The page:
Verteego went to law firm Herbert Smith Freehills Paris office to attend a Harvard Club of France conversation featuring Nathaniel Keohane as main speaker and Serge Schmemann as a moderator.
Dr. Nathaniel Keohane (pictured left) is a Vice President and head of the International Climate Program at Environmental Defense Fund and served as Special Assistant to President Obama on Energy and Environment between 2011 and 2012.
Serge Schmemann (pictured right) is a member of the editorial board of The New York Times and winner of a Pullitzer price in 1991.
On COP21: what can we really expect?
Though China has made a major step last week by announcing US-joint plan to fight climate change, nothing says COP21 will be a success: in fact, a climate report released this Monday affirms the objective of limiting global warming to less than 2 degrees Celsius will not be meet and expects an agreement on 6 degrees, recalled Serge Schmemann. Keohane’s input: “We will have an agreement on COP21, but not the kind of agreement the world is hopping for” – not even one inspired by the Kyoto protocol, he says. According to him, the test for Paris is not on whether we lock 2 degrees or not but rather on whether we can agree on concrete measures to make significant progresses towards tackling climate change. For Keohane, the first step is to make global emissions fall and only then we will be able to aim long term goals. He thinks we now rely much more on individual countries – like US, China, EU – to bring forth their own plans to reduce emissions and one of the goals of COP21 is therefore to encourage the efforts of leading countries.
But as the world will be expecting from Paris, in what form will the commitment be made if there are no figures, no percentages? How can we trust the countries to meet their commitments?
What about the role of the United States?
The US is conscious that everyone is looking up to it, but the Congress has been reluctant to accept Obama’s climate pledge, which is a problem because a bipartite approach is essential to get to a solution, says Keohane. Nonetheless, the US is very serious on taking leadership and Keohane thinks that a UN treaty by itself won’t be enough. The US needs to show that when implementing environmental measures the economy will still be going. It has already started to take important steps with the Clean Air Act and, on a larger scale, with the very ambitious Clean Power Plan announced by Obama back in August.
On Shell abandoning its drilling program in the Arctic this week:
It is a good sign, for the Arctic environment at list, but it also means bad news in a long term basis, stresses Keohane: this decision was driven by lower global oil prices, and low prices mean more consumption. Shell has removed this expensive project but might return once prices rise again. The irony is, he reminded, that it is the climate change that made the Arctic more accessible to drilling.
On the Volkswagen gate: can markets really play a role in resolving climate change?
Nathaniel Keohane, as Serge Schmemann recalled, is known for his optimism regarding the role of markets in tackling global warming, but Volkswagen forging gas test emissions is quite contrary the proof of a failure of a environmental contribution by a major western firm. According to Keohane, the silver lining is that this scandal also shows NGOs do have a say in the matter of global warming. Moreover, VW will be facing a significant fine when they thought they could get away with it, and in that sense Keohane thinks economic-incentive policies are effective in addressing the issue.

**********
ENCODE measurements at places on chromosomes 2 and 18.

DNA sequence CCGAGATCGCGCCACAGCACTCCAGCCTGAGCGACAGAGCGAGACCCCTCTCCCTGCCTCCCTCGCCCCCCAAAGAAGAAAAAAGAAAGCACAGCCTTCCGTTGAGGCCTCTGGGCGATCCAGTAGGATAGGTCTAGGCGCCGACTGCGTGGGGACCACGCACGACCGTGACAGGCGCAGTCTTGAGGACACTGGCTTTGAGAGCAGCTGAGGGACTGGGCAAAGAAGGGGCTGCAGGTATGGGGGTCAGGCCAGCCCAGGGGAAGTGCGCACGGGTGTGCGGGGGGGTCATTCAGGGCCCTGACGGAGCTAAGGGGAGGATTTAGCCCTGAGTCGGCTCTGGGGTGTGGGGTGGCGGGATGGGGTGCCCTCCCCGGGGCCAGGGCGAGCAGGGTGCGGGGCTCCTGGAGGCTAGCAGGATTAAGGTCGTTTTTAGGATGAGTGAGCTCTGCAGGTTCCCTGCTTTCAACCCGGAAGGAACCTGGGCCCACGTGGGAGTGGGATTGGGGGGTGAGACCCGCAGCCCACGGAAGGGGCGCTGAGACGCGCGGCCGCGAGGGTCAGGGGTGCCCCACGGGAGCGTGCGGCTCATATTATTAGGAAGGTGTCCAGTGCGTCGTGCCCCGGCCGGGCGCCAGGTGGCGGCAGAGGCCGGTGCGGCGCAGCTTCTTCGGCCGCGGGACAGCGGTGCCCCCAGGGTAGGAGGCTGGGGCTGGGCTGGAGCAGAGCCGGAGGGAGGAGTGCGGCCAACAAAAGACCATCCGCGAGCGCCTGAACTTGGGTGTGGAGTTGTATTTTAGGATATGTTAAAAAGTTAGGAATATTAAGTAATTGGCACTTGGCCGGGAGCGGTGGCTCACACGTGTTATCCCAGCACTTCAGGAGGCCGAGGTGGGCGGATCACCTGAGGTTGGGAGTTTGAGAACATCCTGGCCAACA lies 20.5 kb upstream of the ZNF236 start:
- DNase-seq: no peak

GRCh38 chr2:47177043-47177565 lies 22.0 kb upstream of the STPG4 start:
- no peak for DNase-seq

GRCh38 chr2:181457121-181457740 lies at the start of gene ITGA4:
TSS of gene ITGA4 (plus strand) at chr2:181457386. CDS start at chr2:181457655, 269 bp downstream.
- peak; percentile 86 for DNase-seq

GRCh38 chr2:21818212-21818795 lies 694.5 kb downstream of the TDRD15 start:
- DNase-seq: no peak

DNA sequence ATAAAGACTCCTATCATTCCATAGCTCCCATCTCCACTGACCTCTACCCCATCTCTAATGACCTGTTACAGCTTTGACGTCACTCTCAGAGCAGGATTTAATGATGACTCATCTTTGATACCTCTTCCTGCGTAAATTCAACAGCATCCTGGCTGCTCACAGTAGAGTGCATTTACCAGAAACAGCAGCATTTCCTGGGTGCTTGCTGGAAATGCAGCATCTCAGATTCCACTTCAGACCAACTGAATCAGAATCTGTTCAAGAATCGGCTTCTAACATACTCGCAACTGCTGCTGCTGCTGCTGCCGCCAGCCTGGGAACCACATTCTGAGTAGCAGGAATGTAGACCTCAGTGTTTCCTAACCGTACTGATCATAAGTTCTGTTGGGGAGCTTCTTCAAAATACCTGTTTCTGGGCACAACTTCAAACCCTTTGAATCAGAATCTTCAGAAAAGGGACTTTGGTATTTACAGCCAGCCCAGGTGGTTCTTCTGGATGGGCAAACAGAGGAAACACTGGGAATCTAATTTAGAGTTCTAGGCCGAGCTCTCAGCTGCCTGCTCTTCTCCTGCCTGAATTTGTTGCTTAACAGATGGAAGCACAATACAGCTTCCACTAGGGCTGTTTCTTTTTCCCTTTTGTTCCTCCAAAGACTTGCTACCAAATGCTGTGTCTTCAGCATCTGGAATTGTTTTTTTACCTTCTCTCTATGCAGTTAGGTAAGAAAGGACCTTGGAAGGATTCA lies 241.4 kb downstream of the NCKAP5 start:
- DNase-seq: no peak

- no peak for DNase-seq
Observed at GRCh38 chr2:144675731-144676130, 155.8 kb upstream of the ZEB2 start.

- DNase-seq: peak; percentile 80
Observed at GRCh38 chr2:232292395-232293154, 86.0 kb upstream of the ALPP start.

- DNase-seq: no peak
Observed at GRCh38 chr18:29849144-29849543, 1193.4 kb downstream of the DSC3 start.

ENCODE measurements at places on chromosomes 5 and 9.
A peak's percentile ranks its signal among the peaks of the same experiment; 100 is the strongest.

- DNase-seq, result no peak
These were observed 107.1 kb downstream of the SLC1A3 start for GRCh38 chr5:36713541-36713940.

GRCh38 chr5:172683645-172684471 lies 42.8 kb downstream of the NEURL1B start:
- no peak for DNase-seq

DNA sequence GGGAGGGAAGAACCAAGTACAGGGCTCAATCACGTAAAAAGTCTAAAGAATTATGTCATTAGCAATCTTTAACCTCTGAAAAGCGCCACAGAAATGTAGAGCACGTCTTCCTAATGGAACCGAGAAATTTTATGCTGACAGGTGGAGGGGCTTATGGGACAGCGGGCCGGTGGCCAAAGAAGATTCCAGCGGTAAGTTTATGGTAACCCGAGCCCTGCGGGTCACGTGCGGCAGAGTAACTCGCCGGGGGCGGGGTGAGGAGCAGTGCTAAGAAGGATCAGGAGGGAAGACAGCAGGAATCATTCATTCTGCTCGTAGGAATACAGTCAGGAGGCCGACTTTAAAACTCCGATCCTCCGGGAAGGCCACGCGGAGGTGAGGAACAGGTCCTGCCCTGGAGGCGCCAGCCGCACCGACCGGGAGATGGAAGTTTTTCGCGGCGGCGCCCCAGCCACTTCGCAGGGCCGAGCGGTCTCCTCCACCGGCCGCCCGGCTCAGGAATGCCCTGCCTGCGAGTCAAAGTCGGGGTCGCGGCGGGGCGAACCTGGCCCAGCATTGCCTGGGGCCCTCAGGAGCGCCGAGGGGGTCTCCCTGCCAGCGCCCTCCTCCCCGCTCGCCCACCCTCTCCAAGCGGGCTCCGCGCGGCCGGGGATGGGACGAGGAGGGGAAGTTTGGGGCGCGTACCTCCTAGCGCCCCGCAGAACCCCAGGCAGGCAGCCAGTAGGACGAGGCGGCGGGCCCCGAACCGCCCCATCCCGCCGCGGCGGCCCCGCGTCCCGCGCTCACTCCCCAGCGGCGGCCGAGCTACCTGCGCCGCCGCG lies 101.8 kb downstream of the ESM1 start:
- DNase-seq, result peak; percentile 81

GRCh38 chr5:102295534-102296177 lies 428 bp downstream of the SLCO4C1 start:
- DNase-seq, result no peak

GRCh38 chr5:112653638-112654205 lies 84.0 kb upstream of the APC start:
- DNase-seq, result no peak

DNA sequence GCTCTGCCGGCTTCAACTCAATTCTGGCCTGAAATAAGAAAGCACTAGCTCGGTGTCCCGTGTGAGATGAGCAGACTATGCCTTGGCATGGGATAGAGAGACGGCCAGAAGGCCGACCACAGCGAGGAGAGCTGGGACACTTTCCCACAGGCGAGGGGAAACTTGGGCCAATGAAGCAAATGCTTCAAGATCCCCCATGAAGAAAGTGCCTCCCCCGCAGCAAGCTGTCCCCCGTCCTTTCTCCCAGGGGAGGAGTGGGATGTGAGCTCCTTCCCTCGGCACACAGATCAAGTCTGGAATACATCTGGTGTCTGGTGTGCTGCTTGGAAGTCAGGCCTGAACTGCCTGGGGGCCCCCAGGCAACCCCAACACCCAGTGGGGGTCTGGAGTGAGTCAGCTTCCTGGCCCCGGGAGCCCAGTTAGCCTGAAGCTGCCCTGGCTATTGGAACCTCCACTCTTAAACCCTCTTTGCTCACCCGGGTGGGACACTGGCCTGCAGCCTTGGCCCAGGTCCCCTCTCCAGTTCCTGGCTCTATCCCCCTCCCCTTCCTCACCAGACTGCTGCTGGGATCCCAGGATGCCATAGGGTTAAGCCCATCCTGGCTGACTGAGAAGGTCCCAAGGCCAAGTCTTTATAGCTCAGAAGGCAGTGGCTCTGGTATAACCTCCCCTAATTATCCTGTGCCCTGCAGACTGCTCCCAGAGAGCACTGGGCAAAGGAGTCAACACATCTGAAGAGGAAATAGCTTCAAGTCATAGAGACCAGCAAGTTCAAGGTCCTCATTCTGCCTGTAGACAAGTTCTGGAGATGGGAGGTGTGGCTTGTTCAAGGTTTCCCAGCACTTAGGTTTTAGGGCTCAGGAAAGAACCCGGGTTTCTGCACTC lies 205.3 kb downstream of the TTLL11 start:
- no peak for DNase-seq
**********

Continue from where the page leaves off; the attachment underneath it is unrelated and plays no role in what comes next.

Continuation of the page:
The conversation was then followed by a question and answer session with the audience.
On carbon trading:
- Doesn’t it cause more harm than good as local populations are affected by it? What about social justice?
- And how is it moral to allow this “buying of the right to pollute”, as Michael Sandel says?
Dr. Keohane agrees that the first question is essential: the State has to ensure that local populations are not harmed by those policies. There has to be laws that regulate toxic chemicals and other noxious emissions. California’s Cap-and-trade program is a proof that carbon trade can be conceived with due regard to disadvantaged communities.
As to Michael Sandel’s quote, Dr. Keohane thinks that trade emissions keep costs down an drive innovation forward. Though understanding Sandel’s point, he believes carbon trade has truly benefic effects.
What is the future of nuclear power?
Dr. Keohane believes there are two approaches to keep in mind:
First, the more important thing is to reduce gas emissions and if nuclear power is a way to address the problem, we shouldn’t automatically set it aside. But he added that the nuclear power industry is not, currently, doing a “good job” as the security and cost issues are not correctly addressed.
Second, an organization has to be “technology neutral”. The role of the government isn’t to pick winners and losers and so it is still waiting for the nuclear power industry to meet those security and cost issues.
Does Dr. Keohane believe in the “Peak Oil” concept?
Regarding peak coal: coal is leveling off in China and Dr. Keohane does believe we are near peak coal. But regarding peak oil, he is much more skeptical as it is much more difficult to shift to other resources. If it happens, he says, it is going to be policy-driven, but he doesn’t see it happening.